publications would use the American style of spelling - can you
imagine the uproar!
As a teacher of braille, I would also argue that the changes really
won't make much difference to the ease of learning braille.
Although I will learn to tolerate the changes to abbreviations and
contractions, I am really resentful about the introduction of
capitalisation into adult reading material and all the font
indicators
which are of absolutely no benefit to the braille reader.
Moan! Moan! Moan!
Alison

-----Original Message-----
From: access-uk@xxxxxxxxxxxxx [mailto:access-uk@xxxxxxxxxxxxx] On
Behalf Of Dave Sheridan
Sent: 24 July 2015 19:07
To: access-uk@xxxxxxxxxxxxx
Subject: [access-uk] Re: braille changes petition

Hi Peter and all

Firstly Peter, dismissing the UEB code as rubbish without
considering
the reasoning behind its implementation is rash and unfair.
Regarding
consultation, all I can say is that as I was in receipt of one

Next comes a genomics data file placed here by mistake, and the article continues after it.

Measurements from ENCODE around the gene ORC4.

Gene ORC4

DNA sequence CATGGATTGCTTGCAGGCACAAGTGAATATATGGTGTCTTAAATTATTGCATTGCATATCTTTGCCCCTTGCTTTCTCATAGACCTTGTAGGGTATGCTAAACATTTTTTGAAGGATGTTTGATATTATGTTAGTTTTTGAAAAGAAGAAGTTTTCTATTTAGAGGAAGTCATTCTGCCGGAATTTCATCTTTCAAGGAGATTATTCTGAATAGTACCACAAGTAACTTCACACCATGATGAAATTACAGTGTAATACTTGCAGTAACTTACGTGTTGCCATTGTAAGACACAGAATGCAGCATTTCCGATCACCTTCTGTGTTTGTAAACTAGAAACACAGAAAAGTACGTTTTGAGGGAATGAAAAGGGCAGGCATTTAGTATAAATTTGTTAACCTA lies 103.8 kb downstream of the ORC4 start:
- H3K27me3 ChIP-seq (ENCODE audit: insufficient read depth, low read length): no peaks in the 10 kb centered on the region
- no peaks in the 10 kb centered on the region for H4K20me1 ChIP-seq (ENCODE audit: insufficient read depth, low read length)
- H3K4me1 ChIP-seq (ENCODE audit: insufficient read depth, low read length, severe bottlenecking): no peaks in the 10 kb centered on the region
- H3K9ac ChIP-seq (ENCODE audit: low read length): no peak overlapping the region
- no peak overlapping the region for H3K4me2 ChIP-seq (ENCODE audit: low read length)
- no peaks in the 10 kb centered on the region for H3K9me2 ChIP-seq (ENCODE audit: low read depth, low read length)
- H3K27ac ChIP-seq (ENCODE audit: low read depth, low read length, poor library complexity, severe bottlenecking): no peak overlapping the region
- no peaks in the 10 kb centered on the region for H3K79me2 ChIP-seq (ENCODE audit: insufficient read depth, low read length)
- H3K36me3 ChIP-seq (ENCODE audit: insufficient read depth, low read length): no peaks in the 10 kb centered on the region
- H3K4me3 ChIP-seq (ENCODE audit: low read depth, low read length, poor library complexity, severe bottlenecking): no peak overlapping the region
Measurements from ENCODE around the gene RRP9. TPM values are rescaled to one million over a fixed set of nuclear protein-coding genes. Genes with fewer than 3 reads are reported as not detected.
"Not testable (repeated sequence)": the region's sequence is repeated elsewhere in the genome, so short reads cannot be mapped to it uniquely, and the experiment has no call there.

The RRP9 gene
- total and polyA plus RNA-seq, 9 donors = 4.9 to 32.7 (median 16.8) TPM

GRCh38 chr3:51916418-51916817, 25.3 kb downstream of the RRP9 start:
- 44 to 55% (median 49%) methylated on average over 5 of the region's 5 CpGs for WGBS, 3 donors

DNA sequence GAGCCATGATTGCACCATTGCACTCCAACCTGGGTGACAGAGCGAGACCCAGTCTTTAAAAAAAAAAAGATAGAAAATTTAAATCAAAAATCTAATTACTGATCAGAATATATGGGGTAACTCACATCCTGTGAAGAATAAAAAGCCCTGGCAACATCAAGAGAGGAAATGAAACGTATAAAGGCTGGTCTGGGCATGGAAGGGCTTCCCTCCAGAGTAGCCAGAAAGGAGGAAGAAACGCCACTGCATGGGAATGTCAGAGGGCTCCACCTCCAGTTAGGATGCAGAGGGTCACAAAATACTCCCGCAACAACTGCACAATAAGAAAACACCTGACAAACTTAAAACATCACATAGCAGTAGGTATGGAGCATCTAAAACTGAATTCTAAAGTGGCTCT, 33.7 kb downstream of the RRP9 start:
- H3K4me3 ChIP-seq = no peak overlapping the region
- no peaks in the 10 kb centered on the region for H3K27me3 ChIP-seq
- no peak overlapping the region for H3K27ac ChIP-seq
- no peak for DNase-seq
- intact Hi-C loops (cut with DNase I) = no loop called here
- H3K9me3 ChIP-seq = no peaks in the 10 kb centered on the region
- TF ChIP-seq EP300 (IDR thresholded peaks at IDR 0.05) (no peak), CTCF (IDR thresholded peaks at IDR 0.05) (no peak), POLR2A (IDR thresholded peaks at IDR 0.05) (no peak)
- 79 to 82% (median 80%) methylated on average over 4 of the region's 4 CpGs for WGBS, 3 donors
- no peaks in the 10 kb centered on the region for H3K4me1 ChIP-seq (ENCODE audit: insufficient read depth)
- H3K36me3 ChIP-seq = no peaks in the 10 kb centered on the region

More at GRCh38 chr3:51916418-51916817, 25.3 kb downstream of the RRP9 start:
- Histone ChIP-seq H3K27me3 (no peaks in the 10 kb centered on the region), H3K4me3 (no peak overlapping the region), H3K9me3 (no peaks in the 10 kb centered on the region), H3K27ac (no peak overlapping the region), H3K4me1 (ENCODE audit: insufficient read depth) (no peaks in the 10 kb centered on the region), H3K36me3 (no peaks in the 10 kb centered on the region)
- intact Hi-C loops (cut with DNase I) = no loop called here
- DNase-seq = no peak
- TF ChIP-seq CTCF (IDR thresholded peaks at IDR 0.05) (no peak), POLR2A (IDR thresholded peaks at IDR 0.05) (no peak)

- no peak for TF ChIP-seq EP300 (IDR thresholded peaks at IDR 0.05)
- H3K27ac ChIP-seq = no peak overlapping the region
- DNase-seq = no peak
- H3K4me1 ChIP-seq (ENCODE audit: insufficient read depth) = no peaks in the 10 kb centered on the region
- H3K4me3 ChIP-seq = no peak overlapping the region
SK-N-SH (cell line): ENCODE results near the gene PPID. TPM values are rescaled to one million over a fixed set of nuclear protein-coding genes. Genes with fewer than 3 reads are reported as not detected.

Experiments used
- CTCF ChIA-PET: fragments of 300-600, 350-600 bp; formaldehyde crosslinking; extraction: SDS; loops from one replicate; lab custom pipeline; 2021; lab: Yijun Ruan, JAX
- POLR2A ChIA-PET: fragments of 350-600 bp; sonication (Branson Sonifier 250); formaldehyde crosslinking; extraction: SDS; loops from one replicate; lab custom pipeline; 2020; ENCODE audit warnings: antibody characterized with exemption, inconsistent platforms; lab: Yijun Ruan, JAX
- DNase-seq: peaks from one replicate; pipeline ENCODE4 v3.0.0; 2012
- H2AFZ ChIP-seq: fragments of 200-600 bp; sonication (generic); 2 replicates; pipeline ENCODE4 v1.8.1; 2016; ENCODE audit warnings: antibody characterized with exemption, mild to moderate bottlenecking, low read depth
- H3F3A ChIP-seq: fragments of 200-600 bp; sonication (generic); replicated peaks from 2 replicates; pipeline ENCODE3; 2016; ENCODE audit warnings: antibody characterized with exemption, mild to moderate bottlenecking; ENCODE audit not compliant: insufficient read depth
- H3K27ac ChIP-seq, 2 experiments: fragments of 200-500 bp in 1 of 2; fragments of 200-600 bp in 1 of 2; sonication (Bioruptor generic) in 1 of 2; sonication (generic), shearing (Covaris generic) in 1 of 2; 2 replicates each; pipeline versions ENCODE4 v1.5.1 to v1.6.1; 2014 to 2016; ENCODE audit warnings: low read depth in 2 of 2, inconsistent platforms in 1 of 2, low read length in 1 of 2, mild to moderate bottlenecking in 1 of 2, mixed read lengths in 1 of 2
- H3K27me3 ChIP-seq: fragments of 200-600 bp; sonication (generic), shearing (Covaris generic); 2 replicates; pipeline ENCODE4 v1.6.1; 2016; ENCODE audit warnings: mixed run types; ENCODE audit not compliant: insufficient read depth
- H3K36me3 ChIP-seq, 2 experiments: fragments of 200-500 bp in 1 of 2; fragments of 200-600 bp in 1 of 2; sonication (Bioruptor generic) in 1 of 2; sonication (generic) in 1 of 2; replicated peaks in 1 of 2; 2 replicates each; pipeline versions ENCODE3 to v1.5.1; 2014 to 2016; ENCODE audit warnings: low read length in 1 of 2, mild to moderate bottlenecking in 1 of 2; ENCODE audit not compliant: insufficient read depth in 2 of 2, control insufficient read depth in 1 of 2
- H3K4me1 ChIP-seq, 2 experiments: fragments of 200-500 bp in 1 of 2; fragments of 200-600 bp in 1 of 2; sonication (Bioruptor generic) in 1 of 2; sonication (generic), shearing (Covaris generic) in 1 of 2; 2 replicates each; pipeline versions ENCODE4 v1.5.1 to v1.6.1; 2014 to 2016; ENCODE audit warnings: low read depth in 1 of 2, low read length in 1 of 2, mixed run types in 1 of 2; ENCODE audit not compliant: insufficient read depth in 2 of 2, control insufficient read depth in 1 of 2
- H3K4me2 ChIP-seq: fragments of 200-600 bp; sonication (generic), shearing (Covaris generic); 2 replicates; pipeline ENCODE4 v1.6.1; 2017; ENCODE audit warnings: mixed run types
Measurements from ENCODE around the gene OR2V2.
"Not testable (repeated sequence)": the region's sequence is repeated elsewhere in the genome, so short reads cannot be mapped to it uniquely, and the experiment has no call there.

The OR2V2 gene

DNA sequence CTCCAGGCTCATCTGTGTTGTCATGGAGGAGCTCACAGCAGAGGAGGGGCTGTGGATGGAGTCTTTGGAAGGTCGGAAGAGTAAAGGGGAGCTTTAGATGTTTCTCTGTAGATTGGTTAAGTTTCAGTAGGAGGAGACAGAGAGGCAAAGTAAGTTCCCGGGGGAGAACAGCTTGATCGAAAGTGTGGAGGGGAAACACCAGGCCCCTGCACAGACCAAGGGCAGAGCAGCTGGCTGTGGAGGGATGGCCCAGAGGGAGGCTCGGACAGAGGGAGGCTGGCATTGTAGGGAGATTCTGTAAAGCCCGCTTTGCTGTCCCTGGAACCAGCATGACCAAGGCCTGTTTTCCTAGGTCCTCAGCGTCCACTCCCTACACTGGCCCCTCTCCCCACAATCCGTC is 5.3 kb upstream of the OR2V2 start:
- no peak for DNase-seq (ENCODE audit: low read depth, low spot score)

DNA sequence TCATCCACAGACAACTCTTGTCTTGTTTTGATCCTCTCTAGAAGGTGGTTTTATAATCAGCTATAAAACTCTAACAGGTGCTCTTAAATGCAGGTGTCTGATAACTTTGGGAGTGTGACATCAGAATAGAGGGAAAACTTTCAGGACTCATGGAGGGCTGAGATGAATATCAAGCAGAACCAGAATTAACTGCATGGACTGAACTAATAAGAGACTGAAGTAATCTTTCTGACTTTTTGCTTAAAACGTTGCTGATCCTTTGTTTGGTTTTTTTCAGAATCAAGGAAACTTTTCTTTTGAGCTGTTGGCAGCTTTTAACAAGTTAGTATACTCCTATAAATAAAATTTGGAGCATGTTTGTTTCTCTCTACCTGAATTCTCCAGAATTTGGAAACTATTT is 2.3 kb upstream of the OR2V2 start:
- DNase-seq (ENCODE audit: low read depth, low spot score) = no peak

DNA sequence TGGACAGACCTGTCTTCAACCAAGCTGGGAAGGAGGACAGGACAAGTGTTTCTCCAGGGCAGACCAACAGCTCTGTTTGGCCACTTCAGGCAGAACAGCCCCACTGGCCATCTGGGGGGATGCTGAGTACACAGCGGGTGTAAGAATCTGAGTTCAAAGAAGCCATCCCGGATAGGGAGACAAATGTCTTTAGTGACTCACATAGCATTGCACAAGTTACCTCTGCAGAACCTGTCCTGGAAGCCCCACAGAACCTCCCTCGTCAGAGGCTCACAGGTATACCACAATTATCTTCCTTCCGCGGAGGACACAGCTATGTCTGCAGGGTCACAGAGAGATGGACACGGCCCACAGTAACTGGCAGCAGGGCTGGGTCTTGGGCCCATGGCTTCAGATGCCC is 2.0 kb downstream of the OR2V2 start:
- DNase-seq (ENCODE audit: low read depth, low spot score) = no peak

braille
publication at the time people were surveyed I received my copy and
was able to participate. I can only guess that those braille readers

receiving braille books from RNIBs library will also have received
the
survey document. Add to this word of mouth from one braille reader
to
another then I suspect opportunity to participate in the survey was
there for a significant number of braille users. I am in full
agreement with those who have expressed the unnecessary use of
elements of UEB where this is not needed and George is absolutely
correct that there needs to be clear guidance to transcribers
regarding the application of the code according to the text required

to be brailled. So rather than be critical of UEB let's embrace it
but work together so that it better serves the need of the
recipients
by letting transcribers know about elements of the braille copy that
isn't fit for purpose.

All the best from Dave

Sent from my iPhone